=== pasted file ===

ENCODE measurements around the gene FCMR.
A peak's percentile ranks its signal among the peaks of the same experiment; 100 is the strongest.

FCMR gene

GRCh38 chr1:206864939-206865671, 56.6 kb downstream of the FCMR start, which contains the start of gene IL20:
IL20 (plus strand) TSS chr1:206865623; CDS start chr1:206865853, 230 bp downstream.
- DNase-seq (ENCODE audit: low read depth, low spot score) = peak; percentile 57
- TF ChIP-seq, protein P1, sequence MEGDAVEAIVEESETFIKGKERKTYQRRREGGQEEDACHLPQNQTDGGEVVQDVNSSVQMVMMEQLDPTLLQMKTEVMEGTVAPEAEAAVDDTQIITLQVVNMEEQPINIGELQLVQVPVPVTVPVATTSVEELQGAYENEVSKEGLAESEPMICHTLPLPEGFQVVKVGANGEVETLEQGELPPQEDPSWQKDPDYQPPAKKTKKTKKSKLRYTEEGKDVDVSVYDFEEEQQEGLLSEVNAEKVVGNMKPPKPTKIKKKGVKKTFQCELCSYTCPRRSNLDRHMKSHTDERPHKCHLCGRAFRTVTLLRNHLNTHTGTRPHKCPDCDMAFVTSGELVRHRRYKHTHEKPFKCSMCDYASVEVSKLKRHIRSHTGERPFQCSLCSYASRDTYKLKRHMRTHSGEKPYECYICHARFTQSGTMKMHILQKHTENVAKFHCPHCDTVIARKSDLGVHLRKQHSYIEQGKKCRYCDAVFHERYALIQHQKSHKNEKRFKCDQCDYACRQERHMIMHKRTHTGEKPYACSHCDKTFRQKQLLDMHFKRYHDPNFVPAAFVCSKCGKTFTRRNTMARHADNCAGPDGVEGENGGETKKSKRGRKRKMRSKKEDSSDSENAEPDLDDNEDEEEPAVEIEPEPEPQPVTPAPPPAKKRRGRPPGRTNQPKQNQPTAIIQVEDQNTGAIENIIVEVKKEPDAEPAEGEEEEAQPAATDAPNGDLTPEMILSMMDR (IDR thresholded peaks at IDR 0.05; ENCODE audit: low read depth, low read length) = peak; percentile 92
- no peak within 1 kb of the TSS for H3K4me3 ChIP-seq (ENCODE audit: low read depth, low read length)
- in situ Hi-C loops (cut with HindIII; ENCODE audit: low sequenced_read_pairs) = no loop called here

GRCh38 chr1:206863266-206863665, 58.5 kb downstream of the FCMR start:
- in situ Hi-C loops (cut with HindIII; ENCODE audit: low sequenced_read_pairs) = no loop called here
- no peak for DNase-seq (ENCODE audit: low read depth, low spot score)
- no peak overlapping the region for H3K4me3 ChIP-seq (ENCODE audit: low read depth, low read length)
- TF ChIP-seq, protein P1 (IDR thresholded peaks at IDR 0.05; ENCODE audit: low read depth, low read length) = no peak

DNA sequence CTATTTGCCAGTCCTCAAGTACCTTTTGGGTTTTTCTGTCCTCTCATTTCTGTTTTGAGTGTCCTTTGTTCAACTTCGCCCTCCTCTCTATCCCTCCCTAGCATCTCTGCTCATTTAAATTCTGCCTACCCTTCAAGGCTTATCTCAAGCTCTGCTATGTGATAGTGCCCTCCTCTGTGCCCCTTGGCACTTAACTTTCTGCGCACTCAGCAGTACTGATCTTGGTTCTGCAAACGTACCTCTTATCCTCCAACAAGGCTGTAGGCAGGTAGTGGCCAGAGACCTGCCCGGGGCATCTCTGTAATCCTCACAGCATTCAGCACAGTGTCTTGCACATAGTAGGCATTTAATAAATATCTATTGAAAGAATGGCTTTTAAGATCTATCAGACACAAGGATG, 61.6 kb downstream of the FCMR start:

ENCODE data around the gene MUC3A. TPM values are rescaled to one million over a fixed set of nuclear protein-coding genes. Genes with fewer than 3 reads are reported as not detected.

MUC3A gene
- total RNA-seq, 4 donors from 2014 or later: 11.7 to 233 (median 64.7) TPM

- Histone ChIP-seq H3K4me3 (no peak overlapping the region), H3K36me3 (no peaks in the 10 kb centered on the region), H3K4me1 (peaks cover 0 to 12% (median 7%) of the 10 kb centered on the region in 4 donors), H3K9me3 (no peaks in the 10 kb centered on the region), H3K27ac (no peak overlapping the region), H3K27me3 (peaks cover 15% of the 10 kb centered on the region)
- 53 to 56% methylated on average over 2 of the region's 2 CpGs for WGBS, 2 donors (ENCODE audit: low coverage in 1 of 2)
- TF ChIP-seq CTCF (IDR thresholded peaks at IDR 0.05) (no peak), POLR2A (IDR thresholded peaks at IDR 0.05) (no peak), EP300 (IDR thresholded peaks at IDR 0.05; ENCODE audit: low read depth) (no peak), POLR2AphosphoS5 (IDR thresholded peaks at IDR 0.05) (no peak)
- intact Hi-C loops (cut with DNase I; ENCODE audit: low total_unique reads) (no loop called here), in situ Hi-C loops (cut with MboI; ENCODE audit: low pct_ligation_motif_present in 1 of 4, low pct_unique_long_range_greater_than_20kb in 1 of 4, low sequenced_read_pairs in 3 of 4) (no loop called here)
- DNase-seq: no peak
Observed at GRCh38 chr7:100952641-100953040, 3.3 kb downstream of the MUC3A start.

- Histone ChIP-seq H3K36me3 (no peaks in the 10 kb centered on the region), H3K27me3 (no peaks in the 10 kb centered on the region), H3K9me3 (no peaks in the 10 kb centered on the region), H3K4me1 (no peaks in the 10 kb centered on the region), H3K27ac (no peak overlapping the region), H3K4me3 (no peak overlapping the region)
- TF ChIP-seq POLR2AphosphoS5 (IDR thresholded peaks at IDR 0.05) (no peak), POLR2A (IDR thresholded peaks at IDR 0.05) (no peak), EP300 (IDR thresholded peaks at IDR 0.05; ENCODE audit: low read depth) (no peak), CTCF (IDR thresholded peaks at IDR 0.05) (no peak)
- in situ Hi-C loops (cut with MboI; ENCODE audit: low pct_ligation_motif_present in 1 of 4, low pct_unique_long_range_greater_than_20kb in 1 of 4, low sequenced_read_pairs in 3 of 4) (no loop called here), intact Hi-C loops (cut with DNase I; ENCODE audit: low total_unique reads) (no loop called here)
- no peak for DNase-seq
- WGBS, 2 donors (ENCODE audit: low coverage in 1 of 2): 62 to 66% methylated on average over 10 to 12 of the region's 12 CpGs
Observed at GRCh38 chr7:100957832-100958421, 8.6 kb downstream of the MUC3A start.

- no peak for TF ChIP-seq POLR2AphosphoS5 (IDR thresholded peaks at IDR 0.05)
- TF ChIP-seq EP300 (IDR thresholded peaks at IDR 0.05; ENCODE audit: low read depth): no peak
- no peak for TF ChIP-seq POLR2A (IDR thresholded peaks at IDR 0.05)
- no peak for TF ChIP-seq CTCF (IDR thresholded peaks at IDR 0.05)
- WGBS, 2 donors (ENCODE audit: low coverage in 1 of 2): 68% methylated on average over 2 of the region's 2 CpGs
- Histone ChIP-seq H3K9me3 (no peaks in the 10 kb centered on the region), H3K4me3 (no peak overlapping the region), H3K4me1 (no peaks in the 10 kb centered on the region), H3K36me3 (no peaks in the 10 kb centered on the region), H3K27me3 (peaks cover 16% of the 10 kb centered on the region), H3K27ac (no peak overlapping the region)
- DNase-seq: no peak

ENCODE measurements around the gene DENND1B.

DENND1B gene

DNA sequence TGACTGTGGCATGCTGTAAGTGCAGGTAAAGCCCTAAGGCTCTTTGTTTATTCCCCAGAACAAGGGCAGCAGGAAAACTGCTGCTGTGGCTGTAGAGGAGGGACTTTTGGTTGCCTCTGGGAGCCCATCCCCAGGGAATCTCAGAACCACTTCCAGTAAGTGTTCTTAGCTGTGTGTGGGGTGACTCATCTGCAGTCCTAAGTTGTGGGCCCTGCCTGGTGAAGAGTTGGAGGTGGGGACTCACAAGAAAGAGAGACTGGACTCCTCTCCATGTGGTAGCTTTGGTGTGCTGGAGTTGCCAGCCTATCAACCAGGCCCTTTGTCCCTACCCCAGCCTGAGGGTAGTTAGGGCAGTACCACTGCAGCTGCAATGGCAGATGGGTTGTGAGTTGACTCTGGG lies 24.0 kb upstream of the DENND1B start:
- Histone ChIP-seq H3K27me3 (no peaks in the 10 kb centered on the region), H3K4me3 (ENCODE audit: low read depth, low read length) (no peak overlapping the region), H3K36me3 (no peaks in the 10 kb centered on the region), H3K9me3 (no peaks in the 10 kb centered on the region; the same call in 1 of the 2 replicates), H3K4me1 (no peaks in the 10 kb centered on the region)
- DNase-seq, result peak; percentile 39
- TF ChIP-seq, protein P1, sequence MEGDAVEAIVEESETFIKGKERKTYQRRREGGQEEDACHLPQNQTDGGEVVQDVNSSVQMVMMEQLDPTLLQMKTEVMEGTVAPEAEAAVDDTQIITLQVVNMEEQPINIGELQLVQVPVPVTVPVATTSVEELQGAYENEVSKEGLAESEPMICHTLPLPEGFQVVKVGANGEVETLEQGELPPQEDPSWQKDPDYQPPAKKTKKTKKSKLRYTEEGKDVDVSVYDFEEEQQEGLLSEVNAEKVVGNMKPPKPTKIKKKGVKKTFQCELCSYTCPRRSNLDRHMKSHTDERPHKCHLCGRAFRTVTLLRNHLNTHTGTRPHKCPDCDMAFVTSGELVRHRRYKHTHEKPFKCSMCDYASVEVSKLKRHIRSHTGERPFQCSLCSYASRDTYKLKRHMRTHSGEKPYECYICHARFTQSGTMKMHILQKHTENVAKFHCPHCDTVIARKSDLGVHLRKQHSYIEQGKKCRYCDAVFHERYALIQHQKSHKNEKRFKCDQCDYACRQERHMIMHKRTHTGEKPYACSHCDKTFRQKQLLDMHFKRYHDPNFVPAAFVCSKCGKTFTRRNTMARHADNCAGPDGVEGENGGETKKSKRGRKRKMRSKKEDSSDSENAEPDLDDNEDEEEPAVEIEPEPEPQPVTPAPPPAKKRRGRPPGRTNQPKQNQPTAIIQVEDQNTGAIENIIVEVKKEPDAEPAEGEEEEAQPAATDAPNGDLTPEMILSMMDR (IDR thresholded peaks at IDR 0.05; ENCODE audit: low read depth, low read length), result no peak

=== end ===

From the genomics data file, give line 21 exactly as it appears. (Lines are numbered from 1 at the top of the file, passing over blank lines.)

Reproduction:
- TF ChIP-seq CTCF (IDR thresholded peaks at IDR 0.05) (no peak), POLR2A (IDR thresholded peaks at IDR 0.05) (no peak), EP300 (IDR thresholded peaks at IDR 0.05; ENCODE audit: low read depth) (no peak), POLR2AphosphoS5 (IDR thresholded peaks at IDR 0.05) (no peak)